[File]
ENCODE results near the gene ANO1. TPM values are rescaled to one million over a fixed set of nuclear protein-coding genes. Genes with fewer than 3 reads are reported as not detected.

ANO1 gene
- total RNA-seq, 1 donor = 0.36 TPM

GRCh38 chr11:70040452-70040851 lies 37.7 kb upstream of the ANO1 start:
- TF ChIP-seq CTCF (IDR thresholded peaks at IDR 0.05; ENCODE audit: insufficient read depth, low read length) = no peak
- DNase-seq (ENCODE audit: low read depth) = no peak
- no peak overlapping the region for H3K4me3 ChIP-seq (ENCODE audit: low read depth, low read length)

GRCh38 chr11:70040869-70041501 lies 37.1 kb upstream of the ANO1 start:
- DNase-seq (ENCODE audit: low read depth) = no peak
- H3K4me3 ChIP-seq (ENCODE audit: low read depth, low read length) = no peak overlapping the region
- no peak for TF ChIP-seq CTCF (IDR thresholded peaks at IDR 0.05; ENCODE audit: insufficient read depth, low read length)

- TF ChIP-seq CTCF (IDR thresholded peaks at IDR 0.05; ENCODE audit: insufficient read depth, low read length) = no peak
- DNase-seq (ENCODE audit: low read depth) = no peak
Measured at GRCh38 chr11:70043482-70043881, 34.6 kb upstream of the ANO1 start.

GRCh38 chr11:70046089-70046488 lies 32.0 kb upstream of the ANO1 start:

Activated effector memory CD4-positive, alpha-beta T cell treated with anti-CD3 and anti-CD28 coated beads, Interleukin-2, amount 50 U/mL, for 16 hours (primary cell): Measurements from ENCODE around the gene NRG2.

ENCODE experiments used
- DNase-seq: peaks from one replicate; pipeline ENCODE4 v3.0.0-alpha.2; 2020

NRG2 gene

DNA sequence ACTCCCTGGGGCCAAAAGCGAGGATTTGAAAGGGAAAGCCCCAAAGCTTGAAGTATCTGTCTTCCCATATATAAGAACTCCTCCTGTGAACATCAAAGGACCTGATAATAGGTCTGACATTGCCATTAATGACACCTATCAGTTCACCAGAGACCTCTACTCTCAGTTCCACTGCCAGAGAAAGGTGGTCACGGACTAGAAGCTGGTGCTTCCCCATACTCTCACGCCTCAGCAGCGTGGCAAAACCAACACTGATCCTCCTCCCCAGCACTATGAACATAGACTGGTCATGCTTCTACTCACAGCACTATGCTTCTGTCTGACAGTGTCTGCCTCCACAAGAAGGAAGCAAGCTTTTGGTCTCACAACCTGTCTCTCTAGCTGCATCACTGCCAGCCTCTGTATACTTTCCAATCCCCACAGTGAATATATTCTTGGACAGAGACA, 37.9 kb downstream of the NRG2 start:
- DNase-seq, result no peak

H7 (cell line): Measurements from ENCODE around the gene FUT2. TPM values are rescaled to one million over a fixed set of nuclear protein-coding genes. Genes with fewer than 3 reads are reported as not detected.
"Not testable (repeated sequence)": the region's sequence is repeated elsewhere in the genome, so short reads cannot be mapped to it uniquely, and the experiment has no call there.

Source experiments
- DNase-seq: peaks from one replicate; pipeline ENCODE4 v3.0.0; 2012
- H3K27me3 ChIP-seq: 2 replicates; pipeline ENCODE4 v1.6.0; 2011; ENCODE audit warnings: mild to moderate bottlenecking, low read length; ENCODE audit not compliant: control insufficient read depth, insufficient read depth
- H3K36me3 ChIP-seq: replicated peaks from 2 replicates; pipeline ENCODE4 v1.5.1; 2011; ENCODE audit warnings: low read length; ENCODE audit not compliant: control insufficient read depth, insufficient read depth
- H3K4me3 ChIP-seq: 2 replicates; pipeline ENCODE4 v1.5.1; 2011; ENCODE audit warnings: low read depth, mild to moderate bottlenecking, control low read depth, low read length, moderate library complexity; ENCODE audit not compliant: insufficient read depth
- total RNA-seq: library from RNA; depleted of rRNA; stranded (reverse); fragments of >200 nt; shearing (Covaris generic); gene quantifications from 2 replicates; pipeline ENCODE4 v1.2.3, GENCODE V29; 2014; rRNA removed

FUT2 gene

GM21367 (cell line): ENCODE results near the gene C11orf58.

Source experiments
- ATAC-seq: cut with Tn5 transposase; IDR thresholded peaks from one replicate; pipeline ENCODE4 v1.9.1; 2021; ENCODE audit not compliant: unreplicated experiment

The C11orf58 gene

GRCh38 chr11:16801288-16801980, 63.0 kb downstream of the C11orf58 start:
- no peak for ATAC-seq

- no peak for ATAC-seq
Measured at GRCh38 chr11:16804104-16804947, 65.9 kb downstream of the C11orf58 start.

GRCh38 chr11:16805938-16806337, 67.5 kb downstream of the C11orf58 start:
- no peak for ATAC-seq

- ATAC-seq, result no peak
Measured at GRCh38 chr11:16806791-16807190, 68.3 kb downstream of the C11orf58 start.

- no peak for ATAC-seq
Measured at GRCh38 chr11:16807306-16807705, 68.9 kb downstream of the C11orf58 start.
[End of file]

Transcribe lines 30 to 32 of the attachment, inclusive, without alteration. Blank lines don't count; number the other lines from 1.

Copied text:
FUT2 gene

GM21367 (cell line): ENCODE results near the gene C11orf58.

Source experiments